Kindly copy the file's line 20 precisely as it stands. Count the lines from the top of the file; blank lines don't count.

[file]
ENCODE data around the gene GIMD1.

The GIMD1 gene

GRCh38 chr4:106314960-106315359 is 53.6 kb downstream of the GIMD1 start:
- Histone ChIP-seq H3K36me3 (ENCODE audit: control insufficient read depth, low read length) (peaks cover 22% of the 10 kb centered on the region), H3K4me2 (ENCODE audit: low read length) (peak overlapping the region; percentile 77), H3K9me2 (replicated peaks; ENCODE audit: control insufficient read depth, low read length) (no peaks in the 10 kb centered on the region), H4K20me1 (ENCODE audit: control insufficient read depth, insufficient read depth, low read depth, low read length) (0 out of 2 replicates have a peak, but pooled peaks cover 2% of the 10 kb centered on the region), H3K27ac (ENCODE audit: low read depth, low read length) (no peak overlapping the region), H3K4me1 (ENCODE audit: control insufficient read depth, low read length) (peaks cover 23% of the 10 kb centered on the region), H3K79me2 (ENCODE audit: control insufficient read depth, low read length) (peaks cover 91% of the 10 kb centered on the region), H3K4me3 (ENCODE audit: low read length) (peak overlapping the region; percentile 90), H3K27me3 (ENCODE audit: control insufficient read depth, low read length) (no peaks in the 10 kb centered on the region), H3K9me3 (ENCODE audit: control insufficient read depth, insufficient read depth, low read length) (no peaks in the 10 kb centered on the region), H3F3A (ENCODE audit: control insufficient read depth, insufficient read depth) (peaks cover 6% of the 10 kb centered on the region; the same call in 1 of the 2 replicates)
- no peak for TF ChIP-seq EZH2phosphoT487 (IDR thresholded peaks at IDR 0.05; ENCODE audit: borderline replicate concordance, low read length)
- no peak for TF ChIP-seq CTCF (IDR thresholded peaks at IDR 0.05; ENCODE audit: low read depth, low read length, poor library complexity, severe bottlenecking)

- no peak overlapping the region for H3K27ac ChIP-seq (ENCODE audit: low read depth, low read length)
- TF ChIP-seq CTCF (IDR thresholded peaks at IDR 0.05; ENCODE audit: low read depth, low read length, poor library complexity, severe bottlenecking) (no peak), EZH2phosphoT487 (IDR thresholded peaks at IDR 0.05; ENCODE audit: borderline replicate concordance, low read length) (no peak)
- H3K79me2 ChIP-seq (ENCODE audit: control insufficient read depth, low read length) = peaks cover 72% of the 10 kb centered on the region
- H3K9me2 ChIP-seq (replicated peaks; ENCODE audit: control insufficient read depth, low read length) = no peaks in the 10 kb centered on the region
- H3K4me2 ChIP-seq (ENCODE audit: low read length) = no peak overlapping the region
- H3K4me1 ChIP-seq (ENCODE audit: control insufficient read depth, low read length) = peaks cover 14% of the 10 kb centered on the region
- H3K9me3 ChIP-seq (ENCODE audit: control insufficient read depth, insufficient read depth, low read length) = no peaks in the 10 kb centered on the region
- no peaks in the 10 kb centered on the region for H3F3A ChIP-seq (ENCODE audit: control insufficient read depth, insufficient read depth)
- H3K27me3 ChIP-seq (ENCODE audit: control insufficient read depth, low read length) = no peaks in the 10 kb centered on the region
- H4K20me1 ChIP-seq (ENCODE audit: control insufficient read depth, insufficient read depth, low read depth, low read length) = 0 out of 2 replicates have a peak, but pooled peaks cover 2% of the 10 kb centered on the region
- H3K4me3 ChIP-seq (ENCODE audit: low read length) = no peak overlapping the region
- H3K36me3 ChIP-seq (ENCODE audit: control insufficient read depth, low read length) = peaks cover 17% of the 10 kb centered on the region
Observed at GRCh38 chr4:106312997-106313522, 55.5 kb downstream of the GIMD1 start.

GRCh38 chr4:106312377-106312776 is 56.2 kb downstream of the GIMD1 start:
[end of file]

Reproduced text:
GRCh38 chr4:106312377-106312776 is 56.2 kb downstream of the GIMD1 start: